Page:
By Sean Kennedy (@PhillyFastBreak)
— Ben Simmons (@BenSimmons25) November 16, 2017
Philadelphia 115, Los Angeles 109 – Box Score
In what’s becoming a postgame ritual, Joel Embiid was asked after Wednesday night’s win against the Lakers how he would rate his conditioning level. In typical I only say things that go viral fashion, Embiid answered, “I’m at 69 percent.” Well, if what we saw on the Staples Center floor was truly Joel Embiid at 69 percent, the rest of the NBA must be tossing and turning in their sleep, because he already went out and put forth one of the greatest performances in NBA history.
46 points. 15 rebounds. 7 assists. 7 blocks. Those numbers are unparalleled in the 44 years since the NBA began recording blocks. If they had kept a tally in his time, the line reads like what an exceptional night for Wilt Chamberlain might have looked like for an earlier iteration of the Philadelphia basketball franchise.
Like the Stilt, Embiid looks to be in an entire different stratosphere than his competition. The counting stats are like something out of a video game in MyPlayer mode, but the efficiency with which he accrued those totals are what truly made Embiid’s night incredible. He only turned the ball over twice. He knocked down two of his three shots from behind the arc and took just 20 shots from the field to get his 46 points.
For some reason, Lakers head coach Luke Walton repeatedly insisted on having Julius Randle try and defend Embiid one-and-one. I joked Randle looked like the goat in Jurassic Park, bleating plaintively into the night while awaiting the T-rex coming through to rip it to shreds. Embiid’s offensive repertoire (still less than 50 games into his professional career) is truly remarkable. His footwork in the post is honest-to-god Olajuwon-esque. He has the rip-through move to draw a foul on par with that of James Harden or the master of the art Lou Williams (Embiid went 16-19 from the foul line). The big man can face up and silkily knock down the mid-range jumper. He is well over 7 feet tall and PULLED OUT A EURO STEP.
Joel Embiid as graceful as ever on this Euro step.
— Basketball Society (@BBallSociety_) November 16, 2017
Plus, Embiid might be even more impactful on the defensive end. My lord. What a player. Sign me up for another three years of lottery-bound misery if it means I get to watch another performance like we just saw.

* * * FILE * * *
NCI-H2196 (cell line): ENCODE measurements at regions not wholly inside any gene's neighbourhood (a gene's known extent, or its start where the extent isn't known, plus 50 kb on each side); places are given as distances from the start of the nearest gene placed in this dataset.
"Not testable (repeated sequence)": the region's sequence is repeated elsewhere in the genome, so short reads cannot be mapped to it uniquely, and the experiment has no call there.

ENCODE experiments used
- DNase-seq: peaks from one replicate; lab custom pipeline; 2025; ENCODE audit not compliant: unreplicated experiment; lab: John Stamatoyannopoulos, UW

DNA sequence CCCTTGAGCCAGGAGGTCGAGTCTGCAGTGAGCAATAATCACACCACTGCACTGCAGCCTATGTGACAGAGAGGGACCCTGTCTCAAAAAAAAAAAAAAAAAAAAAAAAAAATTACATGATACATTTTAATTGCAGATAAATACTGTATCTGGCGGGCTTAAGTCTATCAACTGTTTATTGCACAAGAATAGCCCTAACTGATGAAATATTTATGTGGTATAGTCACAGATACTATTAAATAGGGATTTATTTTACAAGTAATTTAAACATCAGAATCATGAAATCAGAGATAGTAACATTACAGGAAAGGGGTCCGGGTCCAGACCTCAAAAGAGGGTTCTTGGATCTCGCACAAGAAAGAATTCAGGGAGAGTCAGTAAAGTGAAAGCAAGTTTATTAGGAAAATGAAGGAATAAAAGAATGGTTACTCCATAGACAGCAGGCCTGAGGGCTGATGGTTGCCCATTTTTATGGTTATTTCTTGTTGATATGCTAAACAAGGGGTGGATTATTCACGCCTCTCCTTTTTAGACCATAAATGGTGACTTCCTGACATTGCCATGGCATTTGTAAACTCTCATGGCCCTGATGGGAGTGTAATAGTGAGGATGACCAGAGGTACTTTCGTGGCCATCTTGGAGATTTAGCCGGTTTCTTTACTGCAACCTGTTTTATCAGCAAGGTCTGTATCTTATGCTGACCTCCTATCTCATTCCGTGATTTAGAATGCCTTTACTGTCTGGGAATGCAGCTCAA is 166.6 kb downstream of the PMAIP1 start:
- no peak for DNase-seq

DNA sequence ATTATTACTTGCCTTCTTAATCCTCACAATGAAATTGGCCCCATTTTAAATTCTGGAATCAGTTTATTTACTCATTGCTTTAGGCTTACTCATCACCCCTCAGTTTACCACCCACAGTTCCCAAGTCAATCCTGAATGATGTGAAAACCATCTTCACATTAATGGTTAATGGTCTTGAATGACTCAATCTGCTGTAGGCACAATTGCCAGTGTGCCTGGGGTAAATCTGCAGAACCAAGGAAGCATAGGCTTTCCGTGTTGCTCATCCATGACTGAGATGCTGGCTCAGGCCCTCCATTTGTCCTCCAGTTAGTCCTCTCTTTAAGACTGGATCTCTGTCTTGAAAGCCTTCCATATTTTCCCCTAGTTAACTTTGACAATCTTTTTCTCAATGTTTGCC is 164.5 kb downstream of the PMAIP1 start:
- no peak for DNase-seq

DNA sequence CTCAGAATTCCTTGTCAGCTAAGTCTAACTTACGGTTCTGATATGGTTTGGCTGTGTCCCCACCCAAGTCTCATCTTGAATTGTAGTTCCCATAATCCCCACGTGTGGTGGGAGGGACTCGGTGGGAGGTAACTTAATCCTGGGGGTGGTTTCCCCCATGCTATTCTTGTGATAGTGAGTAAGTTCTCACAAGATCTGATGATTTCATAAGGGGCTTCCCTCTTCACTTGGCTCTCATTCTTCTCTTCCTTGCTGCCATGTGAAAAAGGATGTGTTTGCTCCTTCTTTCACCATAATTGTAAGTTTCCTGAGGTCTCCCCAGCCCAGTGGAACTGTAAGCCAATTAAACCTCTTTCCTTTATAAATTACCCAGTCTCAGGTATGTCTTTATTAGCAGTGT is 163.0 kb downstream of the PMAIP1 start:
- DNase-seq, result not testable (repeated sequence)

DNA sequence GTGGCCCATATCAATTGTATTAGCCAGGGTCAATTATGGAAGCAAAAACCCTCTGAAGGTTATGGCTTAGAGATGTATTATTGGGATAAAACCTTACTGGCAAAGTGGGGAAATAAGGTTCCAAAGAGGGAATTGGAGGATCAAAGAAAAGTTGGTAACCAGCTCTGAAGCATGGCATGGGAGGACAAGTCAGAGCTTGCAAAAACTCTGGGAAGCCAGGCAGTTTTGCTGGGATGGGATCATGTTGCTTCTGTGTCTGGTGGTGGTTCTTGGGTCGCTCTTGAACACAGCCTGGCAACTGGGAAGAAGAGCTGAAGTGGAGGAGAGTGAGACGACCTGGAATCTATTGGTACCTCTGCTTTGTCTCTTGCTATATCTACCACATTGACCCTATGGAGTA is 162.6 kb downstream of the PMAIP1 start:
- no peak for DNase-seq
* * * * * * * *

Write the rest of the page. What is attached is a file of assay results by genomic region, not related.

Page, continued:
With the Lakers having their own young guys stepping up (Brandon Ingram and Kyle Kuzma were excellent with 26 and 24 points, respectively), Embiid needed a little help, and Ben Simmons was there to answer the call. The most amazing part of Embiid’s night might be that it overshadowed next summer’s Rookie of the Year winner putting up 18 points, 9 rebounds, 10 assists, and 5 steals.
Like Embiid, Simmons did a terrific job taking care of the basketball against the Lakers, only coughing it up a single time on the evening. There were numerous times where he and Embiid played a dominant two-man game, the towering giants literally operating at higher plane than the rest of the competition. Simmons found his teammates all over the court using angles I didn’t learn existed back in my middle school geometry class.
The court vision. pic.twitter.com/QCRtJCAA6F
— Philadelphia 76ers (@sixers) November 16, 2017
It’s remarkable that Simmons is doing all this without a jumper, limiting himself to the 12 feet around the basket, where even then he isn’t sure what hand to use. We’re basically already looking at an All-Star caliber player who looks like he’s playing with one hand tied back his back. Take a second and imagine a fully-realized version of Ben Simmons might look like on the court. The Sixers have this guy and the one who went off for 46/15/7/7. Thank you, Sam.
Robert Covington had a quiet night by his new standards on the court (12 points on 2-5 from three), but it was a big day for the Sixers starting forward nonetheless. With Covington finally eligible for an extension coming off his incredibly undervalued deal he signed out of the D-league, reports emerged that the team has agreed to a four-year extension with him. The deal will first include a renegotiation of this year’s salary up to $16.7M this season (an additional $15.1M for Covington). Then, the extension will kick in for an additional 4 years at around $45M.
Basically, in return for receiving that extra $15M up front in the largest salary renegotiation ever, Covington agreed to about $4M less than what a max deal in free agency would be for him going forward. This contract is a huge win for Bryan Colangelo, who effectively leveraged his cap space this season to create more for the team in the future, allowing them to sign a max level player in free agency. Having Covington, who is currently shooting 49.5% from three while playing All-NBA caliber defense, on a deal at under $12M per year is going to represent one of the best contracts in the league. Good job by everyone to work something out that benefited all parties involved.
The Sixers are now 8-6 on the season. The West Coast trip is mercifully over and my sleep schedule can hopefully return to what approximates for normal. Philadelphia will next have the Warriors back at the Wells Fargo Center Saturday; I’m sure Embiid and Simmons are looking forward to having another crack at the world champions.